Fifty-Year Developments in High Strength Concrete

by Colin D. Johnston, Assoc. Prof.; Dept. of Civ. Engrg., Univ. of Calgary, Calgary, Alberta, Canada,

Serial Information: Journal of the Construction Division, 1975, Vol. 101, Issue 4, Pg. 801-818

Document Type: Journal Paper


In order to utilize present day technology to the full, users of concrete must become conversant with the many recent developments that have made it possible to build smaller lighter structures or structural components using high strength concrete. The paper emphasizes the importance of cement and aggregate characteristics on the strength of conventional Portland cement concrete, and then shows how high compressive strengths can be achieved using conventional materials and compaction techniques. It then shows how a change to high alumina cement can be advantageous in achieving very high early strength with otherwise conventional materials and techniques. Newer, sometimes fairly complex, and generally more expensive methods of achieving high strength involve high pressure compaction, polymer impregnation, and fiber reinforcement. In each case, the basic technology is described, the range of strengths attainable is defined, and actual and potential field applications are identified.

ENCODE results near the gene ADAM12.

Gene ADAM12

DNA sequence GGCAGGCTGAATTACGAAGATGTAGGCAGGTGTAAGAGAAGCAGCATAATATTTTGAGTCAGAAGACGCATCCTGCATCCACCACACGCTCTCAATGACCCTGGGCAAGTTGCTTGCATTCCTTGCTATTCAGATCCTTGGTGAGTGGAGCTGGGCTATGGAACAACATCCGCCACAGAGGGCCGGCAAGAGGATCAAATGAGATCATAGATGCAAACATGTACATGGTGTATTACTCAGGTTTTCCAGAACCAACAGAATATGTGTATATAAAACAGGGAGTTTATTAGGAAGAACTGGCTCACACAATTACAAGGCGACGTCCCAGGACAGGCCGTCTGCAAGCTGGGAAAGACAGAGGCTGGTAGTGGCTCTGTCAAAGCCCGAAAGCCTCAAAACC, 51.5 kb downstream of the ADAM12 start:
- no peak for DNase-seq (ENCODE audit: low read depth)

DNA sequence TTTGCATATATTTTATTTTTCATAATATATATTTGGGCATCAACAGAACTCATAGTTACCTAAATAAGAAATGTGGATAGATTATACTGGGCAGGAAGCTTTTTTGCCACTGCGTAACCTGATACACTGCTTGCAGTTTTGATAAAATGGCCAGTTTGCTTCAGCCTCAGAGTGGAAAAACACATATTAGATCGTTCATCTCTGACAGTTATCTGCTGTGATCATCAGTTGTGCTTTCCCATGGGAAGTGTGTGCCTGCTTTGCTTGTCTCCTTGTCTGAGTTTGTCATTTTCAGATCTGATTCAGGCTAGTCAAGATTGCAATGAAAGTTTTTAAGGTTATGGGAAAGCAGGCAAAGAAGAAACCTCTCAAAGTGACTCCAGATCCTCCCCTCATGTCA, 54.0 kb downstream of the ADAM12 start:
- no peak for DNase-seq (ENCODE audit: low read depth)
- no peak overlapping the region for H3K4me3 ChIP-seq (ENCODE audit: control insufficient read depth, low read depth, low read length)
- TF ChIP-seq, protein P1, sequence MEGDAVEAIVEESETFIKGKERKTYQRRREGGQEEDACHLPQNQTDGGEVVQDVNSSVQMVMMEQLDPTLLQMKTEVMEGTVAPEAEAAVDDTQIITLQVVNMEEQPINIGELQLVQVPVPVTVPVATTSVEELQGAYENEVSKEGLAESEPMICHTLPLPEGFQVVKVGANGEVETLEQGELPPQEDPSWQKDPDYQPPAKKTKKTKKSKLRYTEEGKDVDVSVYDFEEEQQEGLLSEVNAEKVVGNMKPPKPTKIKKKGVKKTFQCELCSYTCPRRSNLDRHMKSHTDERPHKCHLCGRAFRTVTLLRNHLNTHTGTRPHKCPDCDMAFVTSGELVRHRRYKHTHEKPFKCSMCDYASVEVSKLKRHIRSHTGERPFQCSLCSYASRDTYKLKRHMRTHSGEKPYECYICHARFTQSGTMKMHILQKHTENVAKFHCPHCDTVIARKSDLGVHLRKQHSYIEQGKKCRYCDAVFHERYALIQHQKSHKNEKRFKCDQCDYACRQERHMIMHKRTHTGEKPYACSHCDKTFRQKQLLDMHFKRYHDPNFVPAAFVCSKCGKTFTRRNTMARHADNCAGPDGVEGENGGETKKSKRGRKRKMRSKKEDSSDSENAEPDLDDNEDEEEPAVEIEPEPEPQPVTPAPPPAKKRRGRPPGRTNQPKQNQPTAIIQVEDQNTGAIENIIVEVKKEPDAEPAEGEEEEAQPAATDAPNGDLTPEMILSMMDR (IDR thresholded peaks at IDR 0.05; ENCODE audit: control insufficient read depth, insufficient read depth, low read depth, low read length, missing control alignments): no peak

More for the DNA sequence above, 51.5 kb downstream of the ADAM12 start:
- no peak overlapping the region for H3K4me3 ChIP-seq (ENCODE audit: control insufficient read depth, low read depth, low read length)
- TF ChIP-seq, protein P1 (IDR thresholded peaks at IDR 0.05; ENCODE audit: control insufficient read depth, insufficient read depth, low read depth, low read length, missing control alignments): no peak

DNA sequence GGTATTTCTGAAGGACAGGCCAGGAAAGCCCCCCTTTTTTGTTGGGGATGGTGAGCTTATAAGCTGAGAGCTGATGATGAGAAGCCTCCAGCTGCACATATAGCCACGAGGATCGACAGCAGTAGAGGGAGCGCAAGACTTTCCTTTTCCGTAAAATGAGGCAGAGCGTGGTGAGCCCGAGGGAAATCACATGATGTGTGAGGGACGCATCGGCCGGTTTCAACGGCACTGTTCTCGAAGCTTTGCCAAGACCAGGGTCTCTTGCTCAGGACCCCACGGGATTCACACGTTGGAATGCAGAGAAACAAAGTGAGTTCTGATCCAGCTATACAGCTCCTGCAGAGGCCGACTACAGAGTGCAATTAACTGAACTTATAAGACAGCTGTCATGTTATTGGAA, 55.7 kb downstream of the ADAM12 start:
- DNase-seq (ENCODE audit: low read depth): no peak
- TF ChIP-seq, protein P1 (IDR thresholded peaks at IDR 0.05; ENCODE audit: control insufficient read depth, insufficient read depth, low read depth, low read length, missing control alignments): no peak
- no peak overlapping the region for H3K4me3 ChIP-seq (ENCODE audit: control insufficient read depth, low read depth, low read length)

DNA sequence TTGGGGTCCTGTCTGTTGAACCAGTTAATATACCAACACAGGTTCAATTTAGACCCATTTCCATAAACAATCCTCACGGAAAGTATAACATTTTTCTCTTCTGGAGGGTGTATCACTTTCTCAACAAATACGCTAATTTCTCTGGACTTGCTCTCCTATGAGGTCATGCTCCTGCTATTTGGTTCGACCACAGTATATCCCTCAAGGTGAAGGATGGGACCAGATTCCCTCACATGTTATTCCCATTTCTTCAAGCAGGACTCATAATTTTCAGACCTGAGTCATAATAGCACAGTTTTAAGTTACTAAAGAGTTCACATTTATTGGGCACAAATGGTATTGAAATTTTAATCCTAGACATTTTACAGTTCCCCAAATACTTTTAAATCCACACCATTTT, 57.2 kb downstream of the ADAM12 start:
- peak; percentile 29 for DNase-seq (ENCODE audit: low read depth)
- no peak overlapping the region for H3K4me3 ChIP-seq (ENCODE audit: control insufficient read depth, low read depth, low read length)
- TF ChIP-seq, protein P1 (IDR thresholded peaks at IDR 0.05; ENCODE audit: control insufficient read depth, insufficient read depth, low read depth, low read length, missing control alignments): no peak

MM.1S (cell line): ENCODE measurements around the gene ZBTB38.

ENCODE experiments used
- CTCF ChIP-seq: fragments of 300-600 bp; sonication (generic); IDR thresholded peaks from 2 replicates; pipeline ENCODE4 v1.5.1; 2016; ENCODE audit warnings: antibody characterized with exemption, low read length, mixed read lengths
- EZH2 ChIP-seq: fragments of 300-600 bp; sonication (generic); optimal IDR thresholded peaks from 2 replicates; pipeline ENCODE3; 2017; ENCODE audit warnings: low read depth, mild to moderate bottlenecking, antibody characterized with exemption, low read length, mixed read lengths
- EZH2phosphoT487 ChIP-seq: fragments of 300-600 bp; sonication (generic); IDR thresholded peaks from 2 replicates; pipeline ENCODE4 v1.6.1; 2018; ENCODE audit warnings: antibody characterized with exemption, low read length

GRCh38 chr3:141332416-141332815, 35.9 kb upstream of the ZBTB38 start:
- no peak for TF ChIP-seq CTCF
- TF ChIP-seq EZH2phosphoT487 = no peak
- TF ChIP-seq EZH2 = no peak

Subject Headings: High-strength concrete | Concrete structures | Compressive strength | Structural members | Aggregates | Portland cement | Compression | Compaction (material)

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